[CrossRef]

2003 (1)

S. Grimme and M. Parac, “Substantial errors from time-dependent density functional theory for the calculation of excited states of large pi systems,” ChemPhysChem 4(3), 292–295 (2003).
[CrossRef] [PubMed]

2000 (1)

A. Adronov, J. M. J. Fréchet, G. S. He, K.-S. Kim, S.-J. Chung, J. Swiatkiewicz, and P. N. Prasad, “Novel Two-Photon Absorbing Dendritic Structures,” Chem. Mater. 12(10), 2838–2841 (2000).
[CrossRef]

1999 (1)

C. Adamo and V. Barone, “Toward reliable density functional methods without adjustable parameters: the PBE0 model,” J. Chem. Phys. 110(13), 6158 (1999).
[CrossRef]

1998 (1)

I. D. L. Albert, T. J. Marks, and M. A. Ratner, “Remarkable NLO response and infrared absorption in simple twisted molecular π-chromophores,” J. Am. Chem. Soc. 120, 11174 (1998).
[CrossRef]

1996 (3)

Ch. Bosshard, “Cascading of second-order nonlinearities in polar materials,” Adv. Mater. 8(5), 385–397 (1996).
[CrossRef]

J. P. Perdew, K. Burke, and Y. Wang, “Generalized gradient approximation for the exchange-correlation hole of a many-electron system,” Phys. Rev. B 54(23), 16533–16539 (1996).
[CrossRef]

I. Albert, T. J. Marks, and M. A. Ratner, “Rational design of molecules with large hyperpolarizabilities. electric field, solvent polarity, and bond length alternation effects on merocyanine dye linear and nonlinear optical properties,” J. Phys. Chem. 100(23), 9714–9725 (1996).
[CrossRef]

1995 (1)

Ch. Bosshard, R. Spreiter, M. Zgonik, and P. Günter, “Kerr nonlinearity via cascaded optical rectification and the linear electro-optic effect,” Phys. Rev. Lett. 74(14), 2816–2819 (1995).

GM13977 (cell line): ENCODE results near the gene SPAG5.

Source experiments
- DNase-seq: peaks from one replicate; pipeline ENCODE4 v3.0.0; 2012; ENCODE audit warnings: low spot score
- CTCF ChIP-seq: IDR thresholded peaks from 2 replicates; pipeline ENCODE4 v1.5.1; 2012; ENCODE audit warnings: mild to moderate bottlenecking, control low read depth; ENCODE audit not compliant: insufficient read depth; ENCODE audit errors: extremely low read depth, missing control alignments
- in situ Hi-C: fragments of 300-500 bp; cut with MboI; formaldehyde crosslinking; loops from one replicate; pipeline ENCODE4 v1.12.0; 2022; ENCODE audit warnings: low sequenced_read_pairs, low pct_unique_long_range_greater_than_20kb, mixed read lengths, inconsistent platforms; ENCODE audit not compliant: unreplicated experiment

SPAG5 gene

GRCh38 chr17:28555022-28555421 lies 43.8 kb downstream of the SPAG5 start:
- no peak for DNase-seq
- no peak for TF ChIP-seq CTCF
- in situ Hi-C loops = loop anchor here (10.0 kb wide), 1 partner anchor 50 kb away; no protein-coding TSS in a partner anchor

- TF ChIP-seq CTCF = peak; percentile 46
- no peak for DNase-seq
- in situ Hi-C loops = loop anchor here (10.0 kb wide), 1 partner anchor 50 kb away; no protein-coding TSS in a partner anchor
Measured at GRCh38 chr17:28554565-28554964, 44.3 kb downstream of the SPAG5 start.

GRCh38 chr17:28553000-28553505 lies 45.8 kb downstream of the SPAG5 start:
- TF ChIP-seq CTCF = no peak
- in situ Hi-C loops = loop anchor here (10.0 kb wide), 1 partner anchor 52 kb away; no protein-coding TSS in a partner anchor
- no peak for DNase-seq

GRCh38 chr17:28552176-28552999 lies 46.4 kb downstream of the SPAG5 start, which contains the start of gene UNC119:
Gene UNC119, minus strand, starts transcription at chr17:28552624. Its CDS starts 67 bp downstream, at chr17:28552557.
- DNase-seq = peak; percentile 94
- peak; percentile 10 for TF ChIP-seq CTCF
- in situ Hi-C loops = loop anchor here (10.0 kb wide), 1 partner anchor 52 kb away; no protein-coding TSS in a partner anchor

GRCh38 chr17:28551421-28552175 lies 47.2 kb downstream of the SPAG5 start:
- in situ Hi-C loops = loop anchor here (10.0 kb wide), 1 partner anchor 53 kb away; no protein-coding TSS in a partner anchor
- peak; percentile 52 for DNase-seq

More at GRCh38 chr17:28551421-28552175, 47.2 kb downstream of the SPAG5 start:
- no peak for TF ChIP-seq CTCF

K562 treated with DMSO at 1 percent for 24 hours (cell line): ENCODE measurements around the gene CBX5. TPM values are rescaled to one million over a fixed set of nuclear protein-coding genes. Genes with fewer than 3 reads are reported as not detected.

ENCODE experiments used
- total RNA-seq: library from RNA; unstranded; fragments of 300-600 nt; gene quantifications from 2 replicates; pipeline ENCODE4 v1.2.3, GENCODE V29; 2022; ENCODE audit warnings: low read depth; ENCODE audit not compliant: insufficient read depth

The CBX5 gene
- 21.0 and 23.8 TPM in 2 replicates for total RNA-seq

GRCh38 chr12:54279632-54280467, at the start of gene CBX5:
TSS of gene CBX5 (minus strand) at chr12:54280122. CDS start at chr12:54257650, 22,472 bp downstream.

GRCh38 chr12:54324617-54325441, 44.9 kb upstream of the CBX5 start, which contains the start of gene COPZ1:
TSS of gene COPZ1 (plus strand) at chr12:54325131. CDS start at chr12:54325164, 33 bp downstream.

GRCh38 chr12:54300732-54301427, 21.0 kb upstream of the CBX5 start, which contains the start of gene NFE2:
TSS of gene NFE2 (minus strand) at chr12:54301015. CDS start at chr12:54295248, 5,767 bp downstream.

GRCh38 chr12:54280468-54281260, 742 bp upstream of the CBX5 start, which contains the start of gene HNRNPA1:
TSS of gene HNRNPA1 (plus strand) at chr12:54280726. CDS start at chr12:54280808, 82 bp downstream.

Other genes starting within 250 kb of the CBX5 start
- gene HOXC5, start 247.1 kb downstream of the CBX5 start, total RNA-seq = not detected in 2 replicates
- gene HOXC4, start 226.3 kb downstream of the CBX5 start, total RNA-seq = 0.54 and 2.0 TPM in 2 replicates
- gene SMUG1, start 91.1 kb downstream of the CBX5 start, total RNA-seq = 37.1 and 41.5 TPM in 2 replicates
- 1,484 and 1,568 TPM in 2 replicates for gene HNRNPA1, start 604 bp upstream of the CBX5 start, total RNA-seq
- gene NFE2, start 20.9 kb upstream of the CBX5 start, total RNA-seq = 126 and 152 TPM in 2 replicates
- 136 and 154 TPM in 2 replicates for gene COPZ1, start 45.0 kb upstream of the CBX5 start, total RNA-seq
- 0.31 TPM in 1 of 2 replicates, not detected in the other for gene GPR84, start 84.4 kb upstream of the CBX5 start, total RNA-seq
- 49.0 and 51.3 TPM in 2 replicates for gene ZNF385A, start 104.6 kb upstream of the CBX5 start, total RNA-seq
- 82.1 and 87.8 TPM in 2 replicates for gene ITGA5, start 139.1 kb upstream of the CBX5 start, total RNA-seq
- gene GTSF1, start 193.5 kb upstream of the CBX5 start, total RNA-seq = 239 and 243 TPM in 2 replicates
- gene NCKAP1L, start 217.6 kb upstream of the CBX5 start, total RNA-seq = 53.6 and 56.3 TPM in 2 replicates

[CrossRef] [PubMed]

1994 (1)

K. V. Mikkelsen, Y. Luo, H. Ågren, and P. Jørgensen, “Solvent induced polarizabilities and hyperpolarizabilities of para-nitroaniline studied by reaction field linear response theory,” J. Chem. Phys. 100, 8240 (1994).
[CrossRef]

1993 (2)

G. I. Stegeman, M. Sheik-Bahae, E. Van Stryland, and G. Assanto, “Large nonlinear phase shifts in second-order nonlinear-optical processes,” Opt. Lett. 18(1), 13–15 (1993).
[CrossRef] [PubMed]

C. B. Gorman and S. R. Marder, “An investigation of the interrelationships between linear and nonlinear polarizabilities and bond-length alternation in conjugated organic molecules,” Proc. Natl. Acad. Sci. U.S.A. 90(23), 11297–11301 (1993).
[CrossRef] [PubMed]

1992 (1)

J. H. Andrews, K. L. Kowalski, and K. D. Singer, “Pair correlations, cascading, and local-field effects in nonlinear optical susceptibilities,” Phys. Rev. A 46(7), 4172–4184 (1992).
[CrossRef] [PubMed]

1981 (1)

G. R. Meredith, “Cascading in optical third-harmonic generation by crystalline quartz,” Phys. Rev. B 24(10), 5522–5532 (1981).
[CrossRef]

1974 (1)

K. Rustagi and J. Ducuing, “Third-order optical polarizability of conjugated organic molecules,” Opt. Commun. 10(3), 258–261 (1974).
[CrossRef]

1973 (1)

B. Bedeaux and N. Bloembergen, “On the relation between microscopic and microscopic nonlinear susceptibilities,” Physica 69(1), 57–66 (1973).
[CrossRef]

Adamo, C.

C. Adamo and V. Barone, “Toward reliable density functional methods without adjustable parameters: the PBE0 model,” J. Chem. Phys. 110(13), 6158 (1999).
[CrossRef]

Adronov, A.

A. Adronov, J. M. J. Fréchet, G. S. He, K.-S. Kim, S.-J. Chung, J. Swiatkiewicz, and P. N. Prasad, “Novel Two-Photon Absorbing Dendritic Structures,” Chem. Mater. 12(10), 2838–2841 (2000).